Dietribes: Nuts for Cashews


• The cashew is a very unusual nut. The largest part of the fruit is the juicy, pear-shaped part called, naturally, the "apple," which is eaten raw or fermented to become alcohol (or juices, syrups and preserves). The nut itself grows at the lower end of the "apple."

• In the Tupian languages of South America, it is known as "the nut that produces itself."

• The cashew tree is in fact a native of South America, but the Portuguese introduced it to the East African and Indian parts of their empire in the sixteenth century. Today, these areas are the biggest exporters of the nut. (Although the single biggest producer may be this giant cashew tree).

• It's also possible that fossilized cashew nuts in Germany may reveal that Europe was an important trade route between Africa and South America.

• Why aren’t cashews sold in shells? Because they are related to poison ivy and poison sumac, and the acid in the shell can blister your hands, that’s why!

• Although lower in total fat than most nuts, cashews are high in saturated fat. They are a good source of folacin, iron, protein, and vitamin C though, and the cashew apple is also so high in vitamin C that it is used in beverages and to make jelly (even nut butter!)

• You can also buy cashew juice, although the description by the New York Times of "milky cashew juice, served chilled, is a refreshing change of pace" doesn't exactly sound delicious … (or does it? Has anyone tried it?)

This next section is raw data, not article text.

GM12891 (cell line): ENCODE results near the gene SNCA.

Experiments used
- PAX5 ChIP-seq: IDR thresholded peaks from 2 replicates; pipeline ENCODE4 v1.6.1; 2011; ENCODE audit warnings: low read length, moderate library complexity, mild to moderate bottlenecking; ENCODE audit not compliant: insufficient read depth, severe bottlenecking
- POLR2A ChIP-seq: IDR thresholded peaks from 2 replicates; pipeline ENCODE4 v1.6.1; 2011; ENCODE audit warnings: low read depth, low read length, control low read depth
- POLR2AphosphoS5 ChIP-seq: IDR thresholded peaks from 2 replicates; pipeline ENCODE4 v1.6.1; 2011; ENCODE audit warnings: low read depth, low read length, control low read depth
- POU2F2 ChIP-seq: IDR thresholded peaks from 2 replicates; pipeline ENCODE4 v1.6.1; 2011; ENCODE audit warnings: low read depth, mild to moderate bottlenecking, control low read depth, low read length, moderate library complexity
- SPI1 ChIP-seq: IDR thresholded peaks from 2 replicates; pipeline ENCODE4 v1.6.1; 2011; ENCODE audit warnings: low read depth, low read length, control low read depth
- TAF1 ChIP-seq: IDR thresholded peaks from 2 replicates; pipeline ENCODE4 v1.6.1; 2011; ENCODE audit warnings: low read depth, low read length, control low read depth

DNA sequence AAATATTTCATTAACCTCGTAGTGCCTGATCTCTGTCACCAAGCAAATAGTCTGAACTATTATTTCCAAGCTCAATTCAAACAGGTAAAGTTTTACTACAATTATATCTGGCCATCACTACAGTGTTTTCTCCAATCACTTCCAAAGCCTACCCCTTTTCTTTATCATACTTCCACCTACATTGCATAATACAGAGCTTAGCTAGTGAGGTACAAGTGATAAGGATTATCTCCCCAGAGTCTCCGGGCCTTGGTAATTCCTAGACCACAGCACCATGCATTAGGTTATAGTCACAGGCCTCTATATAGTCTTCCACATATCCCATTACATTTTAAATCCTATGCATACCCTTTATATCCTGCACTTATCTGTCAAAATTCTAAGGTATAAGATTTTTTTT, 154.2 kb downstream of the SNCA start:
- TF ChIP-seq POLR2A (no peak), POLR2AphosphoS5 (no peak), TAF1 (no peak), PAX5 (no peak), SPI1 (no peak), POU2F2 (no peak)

• Cashew nutshell liquid is used in the epoxy, coating, frictional material, printing, rubber, wood and specialty polymer industries. Yum?

• More cashews in industry: cashew brake pads? Eco One, an environmentally-friendly racing car from WMG, based at the University of Warwick, has tires made from potatoes and brake pads from cashew nut shells, and it does 0-62 mph in four seconds with a top speed of 125 mph. Yum!

• Finally, in a weirdly funny (because it has a good ending!) story, a British man was diagnosed with lung cancer until it turned out that the problem they found was just a cashew nut. "I am feeling fine now, and am just thanking my lucky stars it wasn't cancer," he said. "I can't remember choking on a nut. It's ironic really as I don't even like the darned things."

• And don't forget to mark your calendars - November 22 is National Cashew Day!

• I love cashews, but then again I love all nuts. What about you, Flossers? What are some delicious cashew treats or additions you eat that I can try?

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‘Dietribes’ appears every other Wednesday. Food photos taken by Johanna Beyenbach. You might remember that name from our post about her colorful diet.